Free and open to the public
This exhibition traces “the monochrome” as a fundamental if surprisingly expansive artistic practice.
Organized by the Feitler Center for Academic Inquiry, this presentation features clusters of artworks that were selected for individual courses across disciplines at the University of Chicago—ranging from “Art and Feminism” to “Seeing Through Drawing.”
How has the environment shaped artistic practice, and how can artistic form teach us to understand our local and planetary environment in new ways? Organized by the Feitler Center for Academic Inquiry, this exhibition speaks to a generative conversation between art and the environment across multiple scales of time and space.
Featuring more than 85 paintings and works on paper, This House Is Mine centers Bob Thompson’s brief but prolific transatlantic career within expansive art historical narratives and ongoing dialogues about the politics of representation, charting his enduring influence.
Porcelain is an artistic medium as well as a material substance. It can be used to represent figures and to tell stories in two-dimensional and three-dimensional forms, and its own materiality can also be made into the subject of artistic expression.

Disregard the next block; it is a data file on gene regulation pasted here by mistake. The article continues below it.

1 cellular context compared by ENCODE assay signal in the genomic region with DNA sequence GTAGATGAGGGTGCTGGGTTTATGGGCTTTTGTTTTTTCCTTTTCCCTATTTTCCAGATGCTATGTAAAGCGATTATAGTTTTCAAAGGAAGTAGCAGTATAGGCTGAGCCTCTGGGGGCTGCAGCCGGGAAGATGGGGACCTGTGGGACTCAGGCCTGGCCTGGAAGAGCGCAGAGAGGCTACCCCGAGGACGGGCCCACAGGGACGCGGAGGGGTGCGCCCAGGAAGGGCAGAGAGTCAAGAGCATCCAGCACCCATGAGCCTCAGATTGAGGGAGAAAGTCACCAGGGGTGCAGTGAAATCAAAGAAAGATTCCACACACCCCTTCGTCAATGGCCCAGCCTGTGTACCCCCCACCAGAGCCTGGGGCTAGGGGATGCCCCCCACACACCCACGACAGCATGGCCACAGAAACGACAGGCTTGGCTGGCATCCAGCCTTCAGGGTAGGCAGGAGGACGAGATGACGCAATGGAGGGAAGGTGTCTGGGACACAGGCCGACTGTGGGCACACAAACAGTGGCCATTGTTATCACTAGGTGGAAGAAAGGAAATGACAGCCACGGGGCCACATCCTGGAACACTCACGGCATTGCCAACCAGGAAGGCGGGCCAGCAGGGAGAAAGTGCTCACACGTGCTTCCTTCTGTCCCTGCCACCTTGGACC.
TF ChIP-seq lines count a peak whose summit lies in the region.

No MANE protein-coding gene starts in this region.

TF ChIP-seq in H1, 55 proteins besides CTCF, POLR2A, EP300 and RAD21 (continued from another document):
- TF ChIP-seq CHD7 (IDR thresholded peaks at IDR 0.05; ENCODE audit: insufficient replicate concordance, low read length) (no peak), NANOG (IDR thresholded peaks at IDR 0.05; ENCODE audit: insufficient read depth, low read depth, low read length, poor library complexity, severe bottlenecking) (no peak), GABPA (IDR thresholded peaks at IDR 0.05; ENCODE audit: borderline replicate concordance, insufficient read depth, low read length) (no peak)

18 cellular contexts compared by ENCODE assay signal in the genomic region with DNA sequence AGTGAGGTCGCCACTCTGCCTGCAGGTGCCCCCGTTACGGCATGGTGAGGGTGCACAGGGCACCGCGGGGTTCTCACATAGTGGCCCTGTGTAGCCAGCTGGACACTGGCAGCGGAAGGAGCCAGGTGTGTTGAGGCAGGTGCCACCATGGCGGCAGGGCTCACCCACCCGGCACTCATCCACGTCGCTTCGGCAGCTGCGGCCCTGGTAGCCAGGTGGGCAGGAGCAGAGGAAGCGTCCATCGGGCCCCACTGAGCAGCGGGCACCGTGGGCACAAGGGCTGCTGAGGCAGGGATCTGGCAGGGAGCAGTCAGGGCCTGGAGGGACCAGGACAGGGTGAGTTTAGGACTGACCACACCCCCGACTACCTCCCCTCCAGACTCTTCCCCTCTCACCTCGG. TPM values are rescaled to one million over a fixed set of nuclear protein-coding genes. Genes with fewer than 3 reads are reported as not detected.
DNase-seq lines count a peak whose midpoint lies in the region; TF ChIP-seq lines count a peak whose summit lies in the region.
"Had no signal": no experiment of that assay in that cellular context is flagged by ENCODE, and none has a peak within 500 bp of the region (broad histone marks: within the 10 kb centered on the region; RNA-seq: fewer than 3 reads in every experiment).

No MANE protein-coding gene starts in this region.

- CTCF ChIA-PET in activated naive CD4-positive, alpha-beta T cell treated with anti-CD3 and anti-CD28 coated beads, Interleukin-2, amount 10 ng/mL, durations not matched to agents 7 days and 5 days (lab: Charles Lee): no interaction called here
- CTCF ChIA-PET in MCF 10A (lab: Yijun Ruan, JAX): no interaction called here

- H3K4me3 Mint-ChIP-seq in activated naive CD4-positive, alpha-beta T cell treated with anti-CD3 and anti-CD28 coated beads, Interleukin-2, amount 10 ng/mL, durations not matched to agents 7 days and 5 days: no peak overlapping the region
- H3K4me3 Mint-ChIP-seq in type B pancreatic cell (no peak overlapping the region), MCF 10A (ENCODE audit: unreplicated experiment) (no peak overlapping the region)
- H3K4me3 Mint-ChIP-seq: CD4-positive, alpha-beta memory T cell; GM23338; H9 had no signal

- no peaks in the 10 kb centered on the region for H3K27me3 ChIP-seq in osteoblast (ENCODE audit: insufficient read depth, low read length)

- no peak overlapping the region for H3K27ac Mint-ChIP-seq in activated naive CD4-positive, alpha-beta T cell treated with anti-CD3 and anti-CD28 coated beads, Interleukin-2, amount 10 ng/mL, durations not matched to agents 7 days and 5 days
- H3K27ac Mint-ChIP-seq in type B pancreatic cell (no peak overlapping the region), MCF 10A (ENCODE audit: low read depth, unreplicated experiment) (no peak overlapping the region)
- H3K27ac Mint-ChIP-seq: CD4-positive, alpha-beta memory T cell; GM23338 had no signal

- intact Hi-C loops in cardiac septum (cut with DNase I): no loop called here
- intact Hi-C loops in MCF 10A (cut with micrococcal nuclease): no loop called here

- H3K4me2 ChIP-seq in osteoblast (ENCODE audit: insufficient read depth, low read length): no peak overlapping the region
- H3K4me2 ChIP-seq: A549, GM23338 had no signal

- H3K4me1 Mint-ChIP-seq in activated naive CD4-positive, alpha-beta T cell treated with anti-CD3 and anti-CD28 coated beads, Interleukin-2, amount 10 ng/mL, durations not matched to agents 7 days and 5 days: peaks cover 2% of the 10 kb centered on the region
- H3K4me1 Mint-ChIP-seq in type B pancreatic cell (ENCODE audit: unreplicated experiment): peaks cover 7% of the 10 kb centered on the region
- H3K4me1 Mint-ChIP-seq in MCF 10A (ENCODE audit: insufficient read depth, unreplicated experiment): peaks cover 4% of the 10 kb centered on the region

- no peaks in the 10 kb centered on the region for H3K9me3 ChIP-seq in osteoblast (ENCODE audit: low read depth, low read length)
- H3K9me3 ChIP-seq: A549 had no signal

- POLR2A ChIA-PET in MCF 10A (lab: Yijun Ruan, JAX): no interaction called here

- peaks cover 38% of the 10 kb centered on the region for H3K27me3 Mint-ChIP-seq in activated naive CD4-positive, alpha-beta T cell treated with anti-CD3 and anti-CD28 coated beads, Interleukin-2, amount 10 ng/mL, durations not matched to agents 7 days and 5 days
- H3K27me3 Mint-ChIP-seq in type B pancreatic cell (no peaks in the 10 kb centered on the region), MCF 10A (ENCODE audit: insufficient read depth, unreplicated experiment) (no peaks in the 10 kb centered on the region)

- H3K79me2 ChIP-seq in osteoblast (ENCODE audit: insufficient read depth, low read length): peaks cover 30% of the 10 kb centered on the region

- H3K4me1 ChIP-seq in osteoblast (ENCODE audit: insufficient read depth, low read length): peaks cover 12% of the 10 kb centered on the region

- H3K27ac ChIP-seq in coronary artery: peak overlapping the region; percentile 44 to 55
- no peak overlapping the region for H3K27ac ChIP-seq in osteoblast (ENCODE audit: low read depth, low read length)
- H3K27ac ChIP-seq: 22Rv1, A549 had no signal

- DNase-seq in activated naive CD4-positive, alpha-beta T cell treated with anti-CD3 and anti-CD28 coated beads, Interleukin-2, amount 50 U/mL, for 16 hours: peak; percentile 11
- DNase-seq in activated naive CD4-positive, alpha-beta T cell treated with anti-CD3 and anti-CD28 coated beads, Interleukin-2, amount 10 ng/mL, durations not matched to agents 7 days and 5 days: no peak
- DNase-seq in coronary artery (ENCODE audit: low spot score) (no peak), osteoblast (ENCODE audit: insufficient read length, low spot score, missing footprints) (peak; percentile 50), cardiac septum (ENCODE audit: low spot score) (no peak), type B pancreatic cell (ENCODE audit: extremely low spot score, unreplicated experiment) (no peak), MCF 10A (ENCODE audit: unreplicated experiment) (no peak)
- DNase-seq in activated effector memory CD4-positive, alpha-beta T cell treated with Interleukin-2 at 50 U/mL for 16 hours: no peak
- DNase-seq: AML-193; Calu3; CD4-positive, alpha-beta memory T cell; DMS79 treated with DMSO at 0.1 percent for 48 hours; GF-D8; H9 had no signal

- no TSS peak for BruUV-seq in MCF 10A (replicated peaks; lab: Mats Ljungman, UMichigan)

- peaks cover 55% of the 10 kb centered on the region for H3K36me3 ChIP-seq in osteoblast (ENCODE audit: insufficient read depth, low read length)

Presented as primary source material for the University of Chicago Core sequence "Media Aesthetics," this exhibition seeks to interrogate the ethical, political, and epistemological debates about images and perception.
Presented in conjunction with the 40th anniversary of the MacArthur Fellows Program, this multi-site exhibition uses the idea of “the commons” to explore the current socio-political moment, in which questions of inclusion, exclusion, ownership, and rights of access are constantly being challenged across a wide array of human endeavors.
Passion, violence, and virtue emerge in this exhibition as fundamental, intertwined elements in the artworks of Renaissance Europe.
Organized by the Feitler Center for Academic Inquiry, this presentation features clusters of artworks that were selected for individual courses across disciplines at the University of Chicago—ranging from “Woodblock Prints of Japan” to “Queer Theory and Queer Practice.”
What does it mean to care for something, someone, or ourselves? Drawing generously from the Smart Museum’s collection, Take Care seeks to unpack matters of care from the personal to the collective.